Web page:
During the course of the conversation, he suggested that we should look into living abroad and teaching English as a foreign language. I didn’t say it at the time, but I thought it was a terrible idea. I had not moved far from my parent’s house to go to university and I didn’t like the thought of living in another country. But a couple of months in a poor job market was enough to persuade me, and around six months later I left for Ho Chi Minh.

That lecturer doesn’t know I followed his advice. He probably doesn’t even remember giving it to me. But he set in motion a journey that culminated in a book of poems, “City of the World”, focused on my time in Vietnam.

You can find more information on City of the World and purchase it here:

New Year, New Blog

So, it’s been a year since I started this blog now. Originally, my plan was to post one poem/short story every fortnight, but that quickly grew into more regular posts and now I’m posting three times a week.

However, this year I have decided to bring in some changes to how this blog works. I will (hopefully) be starting a Masters degree in September and although that is still (thankfully) a way off yet, I am already thinking ahead to how often I will be able to write and post my own material once I get there. At the same time, I want to be able to keep this blog going as I have found real success here.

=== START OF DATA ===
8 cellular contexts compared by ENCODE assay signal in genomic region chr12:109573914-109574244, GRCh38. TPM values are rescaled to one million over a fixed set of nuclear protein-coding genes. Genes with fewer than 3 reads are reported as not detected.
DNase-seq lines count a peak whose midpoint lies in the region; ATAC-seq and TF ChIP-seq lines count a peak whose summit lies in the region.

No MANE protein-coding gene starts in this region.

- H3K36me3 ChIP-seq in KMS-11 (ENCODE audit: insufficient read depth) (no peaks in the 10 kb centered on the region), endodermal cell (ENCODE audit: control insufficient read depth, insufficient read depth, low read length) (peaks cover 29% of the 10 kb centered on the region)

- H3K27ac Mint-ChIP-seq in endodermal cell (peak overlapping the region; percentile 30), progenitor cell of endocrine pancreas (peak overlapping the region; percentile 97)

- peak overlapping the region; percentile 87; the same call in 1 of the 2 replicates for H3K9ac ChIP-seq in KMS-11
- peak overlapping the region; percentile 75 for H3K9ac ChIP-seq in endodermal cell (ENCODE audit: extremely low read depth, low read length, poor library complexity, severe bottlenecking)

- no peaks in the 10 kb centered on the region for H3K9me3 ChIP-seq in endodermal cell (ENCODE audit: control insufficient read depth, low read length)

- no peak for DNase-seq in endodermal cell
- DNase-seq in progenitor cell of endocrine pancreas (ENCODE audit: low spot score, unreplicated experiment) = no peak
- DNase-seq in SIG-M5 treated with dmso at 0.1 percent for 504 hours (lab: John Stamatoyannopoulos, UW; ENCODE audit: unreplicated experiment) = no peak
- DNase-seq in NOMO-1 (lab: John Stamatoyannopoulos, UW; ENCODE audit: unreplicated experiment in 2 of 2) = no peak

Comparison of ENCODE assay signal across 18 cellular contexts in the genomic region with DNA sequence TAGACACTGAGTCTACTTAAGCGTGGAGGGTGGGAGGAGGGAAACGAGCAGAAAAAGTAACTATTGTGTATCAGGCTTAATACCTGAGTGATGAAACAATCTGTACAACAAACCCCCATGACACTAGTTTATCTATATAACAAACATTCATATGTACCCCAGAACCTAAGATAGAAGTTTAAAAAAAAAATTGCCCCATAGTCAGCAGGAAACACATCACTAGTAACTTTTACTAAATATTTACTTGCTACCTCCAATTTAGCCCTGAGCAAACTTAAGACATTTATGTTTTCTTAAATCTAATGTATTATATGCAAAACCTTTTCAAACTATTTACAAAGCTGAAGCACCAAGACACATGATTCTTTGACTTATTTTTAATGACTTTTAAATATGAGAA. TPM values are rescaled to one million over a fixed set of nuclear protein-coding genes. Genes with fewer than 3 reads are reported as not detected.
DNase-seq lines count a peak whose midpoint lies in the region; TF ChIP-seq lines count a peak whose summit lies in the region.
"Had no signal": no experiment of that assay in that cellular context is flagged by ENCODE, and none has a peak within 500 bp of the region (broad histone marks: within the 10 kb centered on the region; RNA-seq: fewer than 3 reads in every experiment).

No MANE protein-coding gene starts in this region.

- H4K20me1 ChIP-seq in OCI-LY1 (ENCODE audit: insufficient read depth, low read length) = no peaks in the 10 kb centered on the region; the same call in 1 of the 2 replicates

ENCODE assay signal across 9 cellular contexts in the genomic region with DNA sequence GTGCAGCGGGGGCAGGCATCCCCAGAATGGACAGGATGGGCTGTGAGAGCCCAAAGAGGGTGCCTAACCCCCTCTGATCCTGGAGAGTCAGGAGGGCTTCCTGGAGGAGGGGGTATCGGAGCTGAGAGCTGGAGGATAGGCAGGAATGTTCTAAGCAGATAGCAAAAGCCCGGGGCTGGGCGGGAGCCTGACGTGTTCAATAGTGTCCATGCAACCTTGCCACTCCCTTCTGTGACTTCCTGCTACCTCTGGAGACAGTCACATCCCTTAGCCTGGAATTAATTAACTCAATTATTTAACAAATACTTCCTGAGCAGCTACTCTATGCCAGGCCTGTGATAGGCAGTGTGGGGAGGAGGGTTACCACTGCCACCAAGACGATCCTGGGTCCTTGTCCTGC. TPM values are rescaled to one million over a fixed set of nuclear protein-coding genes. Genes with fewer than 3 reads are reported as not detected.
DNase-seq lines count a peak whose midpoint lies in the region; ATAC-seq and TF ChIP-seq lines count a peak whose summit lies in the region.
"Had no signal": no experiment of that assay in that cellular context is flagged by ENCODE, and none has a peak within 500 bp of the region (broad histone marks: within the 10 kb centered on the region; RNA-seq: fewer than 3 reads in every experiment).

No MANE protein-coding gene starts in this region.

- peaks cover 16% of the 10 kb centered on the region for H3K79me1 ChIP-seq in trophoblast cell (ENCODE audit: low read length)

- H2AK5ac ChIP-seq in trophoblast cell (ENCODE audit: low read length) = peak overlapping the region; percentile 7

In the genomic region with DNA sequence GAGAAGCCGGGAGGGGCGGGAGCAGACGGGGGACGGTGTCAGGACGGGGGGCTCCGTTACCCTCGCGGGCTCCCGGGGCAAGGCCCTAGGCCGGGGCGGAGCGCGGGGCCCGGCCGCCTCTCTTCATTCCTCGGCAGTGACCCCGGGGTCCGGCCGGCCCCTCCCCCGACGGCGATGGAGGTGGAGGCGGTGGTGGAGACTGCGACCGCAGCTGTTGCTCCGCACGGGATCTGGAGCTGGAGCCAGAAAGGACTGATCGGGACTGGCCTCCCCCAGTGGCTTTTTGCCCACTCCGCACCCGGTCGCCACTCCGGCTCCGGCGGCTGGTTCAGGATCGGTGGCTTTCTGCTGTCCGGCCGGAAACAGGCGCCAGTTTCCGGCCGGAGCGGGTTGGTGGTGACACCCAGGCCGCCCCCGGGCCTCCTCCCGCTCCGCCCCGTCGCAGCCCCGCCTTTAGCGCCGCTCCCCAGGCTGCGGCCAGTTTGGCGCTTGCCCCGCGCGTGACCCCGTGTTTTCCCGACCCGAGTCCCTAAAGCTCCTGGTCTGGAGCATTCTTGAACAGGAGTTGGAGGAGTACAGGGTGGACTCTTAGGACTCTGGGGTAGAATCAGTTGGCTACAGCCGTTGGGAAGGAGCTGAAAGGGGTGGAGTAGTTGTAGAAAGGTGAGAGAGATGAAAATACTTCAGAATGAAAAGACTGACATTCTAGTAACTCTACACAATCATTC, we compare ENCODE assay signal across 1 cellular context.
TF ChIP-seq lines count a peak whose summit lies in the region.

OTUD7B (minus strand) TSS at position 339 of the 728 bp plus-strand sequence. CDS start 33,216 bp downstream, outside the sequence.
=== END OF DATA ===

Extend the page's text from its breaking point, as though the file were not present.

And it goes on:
Therefore, this year will see more reblogs of short stories and poems written by other bloggers (all with appropriate credit, of course). I will also be posting my own writing twice a week (Wednesdays and Saturdays, although this may change depending on my university schedule) and I will continue to promote my book, City of the World, on this blog by sharing extracts.

In addition, each month this blog will feature posts discussing writing tips, aides and prompts on a specific theme. I will announce the theme on the 1st of each month and will invite anyone who has written about the theme and would like to be featured on this blog to link to their post or contact me so that I can share it.

This means that there should be something for me to post or share every day, minus any days I may not have access to a suitable internet connection. It should hopefully keep this blog active whilst also giving me time to prepare for university and focus on my studies when I’m there. Now all I have to do is get on my chosen course!

2015 in review

The stats helper monkeys prepared a 2015 annual report for Inspired Stories and Poems.

Here’s an excerpt:

A San Francisco cable car holds 60 people. This blog was viewed about 3,200 times in 2015. If it were a cable car, it would take about 53 trips to carry that many people.

Click here to see the complete report.

May 11 – Memories